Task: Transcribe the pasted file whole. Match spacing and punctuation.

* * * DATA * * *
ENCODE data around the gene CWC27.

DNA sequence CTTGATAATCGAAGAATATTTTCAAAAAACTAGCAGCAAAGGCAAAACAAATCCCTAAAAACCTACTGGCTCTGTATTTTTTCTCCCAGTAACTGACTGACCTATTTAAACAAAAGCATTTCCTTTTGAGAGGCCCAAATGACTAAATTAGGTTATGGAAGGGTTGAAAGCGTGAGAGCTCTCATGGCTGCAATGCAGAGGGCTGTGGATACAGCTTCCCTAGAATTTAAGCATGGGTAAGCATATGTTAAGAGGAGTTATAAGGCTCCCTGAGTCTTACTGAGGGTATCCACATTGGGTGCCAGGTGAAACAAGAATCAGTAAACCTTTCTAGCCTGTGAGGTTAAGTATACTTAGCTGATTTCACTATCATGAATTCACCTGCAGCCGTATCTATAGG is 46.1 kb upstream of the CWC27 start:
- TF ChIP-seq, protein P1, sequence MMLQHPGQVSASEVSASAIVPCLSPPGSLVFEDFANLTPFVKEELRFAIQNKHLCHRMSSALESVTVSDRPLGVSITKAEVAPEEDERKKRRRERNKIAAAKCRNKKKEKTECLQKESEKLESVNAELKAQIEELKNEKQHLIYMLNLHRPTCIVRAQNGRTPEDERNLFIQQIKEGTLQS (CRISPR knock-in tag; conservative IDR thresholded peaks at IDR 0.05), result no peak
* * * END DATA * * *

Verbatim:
ENCODE data around the gene CWC27.

DNA sequence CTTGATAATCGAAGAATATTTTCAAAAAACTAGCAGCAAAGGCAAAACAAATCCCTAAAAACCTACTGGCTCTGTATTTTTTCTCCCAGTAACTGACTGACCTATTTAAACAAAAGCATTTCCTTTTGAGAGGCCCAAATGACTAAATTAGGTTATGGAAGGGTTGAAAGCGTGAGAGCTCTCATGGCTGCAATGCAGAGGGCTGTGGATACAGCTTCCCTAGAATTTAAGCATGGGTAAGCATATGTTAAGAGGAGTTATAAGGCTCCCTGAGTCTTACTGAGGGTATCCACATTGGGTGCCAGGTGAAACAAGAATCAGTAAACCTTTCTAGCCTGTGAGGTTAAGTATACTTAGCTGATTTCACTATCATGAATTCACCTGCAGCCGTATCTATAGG is 46.1 kb upstream of the CWC27 start:
- TF ChIP-seq, protein P1, sequence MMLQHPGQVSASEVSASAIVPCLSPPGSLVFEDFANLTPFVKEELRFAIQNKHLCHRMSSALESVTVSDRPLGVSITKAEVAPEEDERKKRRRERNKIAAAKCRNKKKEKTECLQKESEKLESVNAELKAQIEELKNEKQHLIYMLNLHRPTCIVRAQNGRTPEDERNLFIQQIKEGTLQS (CRISPR knock-in tag; conservative IDR thresholded peaks at IDR 0.05), result no peak